Don't be a victim-Avoid scams against Family members of the deployed
June 25, 2009
FORT CARSON, Colo.-Spouses, parents and grandparents are often proud when a family member is deployed, but displaying bumper stickers like "Half of my heart is in Iraq" is not a safe way to show it. Telling to many people about a Soldier's deployment might make a Family member a target for a scam.
Grandparents of a 4th Infantry Division private were notified that while their grandson was on his way to Iraq, he, along with other Soldiers, had been arrested in a Toronto airport. The callers urged the grandparents to send $4,500 for bail to release their grandson. The grandmother almost sent money before deciding the situation sounded suspicion and notified the police. After investigation, the family learned their grandson was already in Iraq and the call had been a scam.
The family contacted Fort Carson to warm others about the possibility of scams.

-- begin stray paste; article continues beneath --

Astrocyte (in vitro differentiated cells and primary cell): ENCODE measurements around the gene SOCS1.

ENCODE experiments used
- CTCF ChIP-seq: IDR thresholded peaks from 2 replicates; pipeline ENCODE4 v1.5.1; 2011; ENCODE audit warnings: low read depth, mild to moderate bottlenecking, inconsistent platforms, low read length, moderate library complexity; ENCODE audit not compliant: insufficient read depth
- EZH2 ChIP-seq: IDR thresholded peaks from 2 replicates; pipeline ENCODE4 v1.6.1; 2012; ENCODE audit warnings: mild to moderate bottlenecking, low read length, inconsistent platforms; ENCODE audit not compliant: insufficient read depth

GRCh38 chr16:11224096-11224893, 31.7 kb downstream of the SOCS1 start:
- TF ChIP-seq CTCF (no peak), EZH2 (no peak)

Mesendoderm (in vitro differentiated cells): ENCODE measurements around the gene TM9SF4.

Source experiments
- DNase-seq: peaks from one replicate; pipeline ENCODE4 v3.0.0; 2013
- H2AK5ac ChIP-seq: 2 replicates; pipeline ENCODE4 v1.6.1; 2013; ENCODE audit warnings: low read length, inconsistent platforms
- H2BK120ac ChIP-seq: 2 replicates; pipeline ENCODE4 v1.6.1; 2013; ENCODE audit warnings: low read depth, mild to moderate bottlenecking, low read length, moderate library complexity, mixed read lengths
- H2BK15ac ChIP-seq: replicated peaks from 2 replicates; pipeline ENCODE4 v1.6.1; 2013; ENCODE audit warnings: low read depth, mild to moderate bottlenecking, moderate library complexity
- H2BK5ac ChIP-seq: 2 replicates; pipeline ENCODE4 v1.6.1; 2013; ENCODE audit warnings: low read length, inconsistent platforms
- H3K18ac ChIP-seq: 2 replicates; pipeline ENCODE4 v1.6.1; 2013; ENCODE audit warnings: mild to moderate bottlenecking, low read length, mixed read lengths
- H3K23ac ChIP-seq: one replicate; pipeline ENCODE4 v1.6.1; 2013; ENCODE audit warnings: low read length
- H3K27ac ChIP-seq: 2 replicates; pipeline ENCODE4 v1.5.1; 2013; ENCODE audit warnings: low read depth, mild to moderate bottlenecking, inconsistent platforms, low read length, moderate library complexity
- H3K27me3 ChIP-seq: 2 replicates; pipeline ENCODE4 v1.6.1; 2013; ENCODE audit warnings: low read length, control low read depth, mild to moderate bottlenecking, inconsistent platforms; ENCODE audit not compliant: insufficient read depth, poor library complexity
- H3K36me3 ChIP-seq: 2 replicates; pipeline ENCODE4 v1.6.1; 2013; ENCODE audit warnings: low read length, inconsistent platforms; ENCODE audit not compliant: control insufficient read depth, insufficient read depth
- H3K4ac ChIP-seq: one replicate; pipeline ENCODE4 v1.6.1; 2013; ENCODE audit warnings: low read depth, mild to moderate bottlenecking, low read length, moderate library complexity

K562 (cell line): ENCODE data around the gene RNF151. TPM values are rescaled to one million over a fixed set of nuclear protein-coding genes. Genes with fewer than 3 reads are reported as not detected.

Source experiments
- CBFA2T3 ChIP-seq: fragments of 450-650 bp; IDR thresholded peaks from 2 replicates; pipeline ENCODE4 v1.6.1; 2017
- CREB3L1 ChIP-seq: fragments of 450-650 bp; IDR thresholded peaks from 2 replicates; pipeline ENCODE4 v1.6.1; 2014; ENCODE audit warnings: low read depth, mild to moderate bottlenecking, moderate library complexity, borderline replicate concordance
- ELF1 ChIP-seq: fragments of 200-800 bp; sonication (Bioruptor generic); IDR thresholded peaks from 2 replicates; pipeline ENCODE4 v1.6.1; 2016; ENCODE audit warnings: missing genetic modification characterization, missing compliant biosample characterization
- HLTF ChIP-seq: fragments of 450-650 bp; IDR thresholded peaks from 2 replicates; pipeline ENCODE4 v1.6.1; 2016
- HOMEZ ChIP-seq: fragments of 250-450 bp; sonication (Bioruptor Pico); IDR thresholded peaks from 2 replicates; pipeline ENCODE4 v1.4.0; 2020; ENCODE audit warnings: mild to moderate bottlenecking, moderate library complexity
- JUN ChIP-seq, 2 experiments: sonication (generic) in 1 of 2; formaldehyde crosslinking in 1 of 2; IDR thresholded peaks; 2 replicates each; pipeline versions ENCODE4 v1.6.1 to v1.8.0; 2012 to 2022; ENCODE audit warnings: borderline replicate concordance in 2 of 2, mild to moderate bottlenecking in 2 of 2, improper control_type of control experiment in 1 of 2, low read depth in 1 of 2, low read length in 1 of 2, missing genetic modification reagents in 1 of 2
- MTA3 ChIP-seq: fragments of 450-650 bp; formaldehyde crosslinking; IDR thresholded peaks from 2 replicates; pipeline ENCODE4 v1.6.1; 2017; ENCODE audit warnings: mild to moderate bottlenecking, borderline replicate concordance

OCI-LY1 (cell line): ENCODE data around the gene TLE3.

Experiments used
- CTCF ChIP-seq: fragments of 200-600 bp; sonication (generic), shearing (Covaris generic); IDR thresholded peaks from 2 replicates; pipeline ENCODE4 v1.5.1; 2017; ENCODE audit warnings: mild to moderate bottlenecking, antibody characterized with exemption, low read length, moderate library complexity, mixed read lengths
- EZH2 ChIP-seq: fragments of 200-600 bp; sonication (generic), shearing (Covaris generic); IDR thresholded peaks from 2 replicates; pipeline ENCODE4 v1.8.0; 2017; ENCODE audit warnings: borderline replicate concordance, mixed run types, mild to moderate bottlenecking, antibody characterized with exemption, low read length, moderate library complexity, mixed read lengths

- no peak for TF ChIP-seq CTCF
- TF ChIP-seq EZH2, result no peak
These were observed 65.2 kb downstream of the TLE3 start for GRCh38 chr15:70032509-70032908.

"Understand there are people out there that mean to do you harm and are looking for advantages," Operation Security Installation Manger Terrence Wimberly said.
OPSEC encourages Family members to be aware of the information they are giving out in order to avoid scams. OPSEC suggest that Family members avoiding talking about deployment specifics in public. Wimberly advised against mentioning dates and time of deployments since this information can be used for scamming purposes. OPSEC also cautions soldiers and Family members to be careful on the internet, especially on social-networking sites. They recommend against posting any public information suggestion a family member is over seas.
"A little piece from here and a little piece from there and another little piece can make a big picture. It can help someone find something to exploit," Wimberly said.
Wimberly also recommended keeping extended family on a need-to-know basis. Wimberly suggested the less people who know the specifics of a deployment, the less likely it is for the information to be picked up by a scammer.
If Family members feel as if they are being scammed, they should notify the authorities. If the Family members are civilians, they should notify their local police who will in turn notify military police so they can investigate. If the person who is suspicious of a scam is military or lives on post, they can notify the MPs directly.
Each unit also has a security office who can be contacted if a Family member feels they are being beguiled.
"If it doesn't feel right or it doesn't pass the common sense test, don't do it," Wimberly said.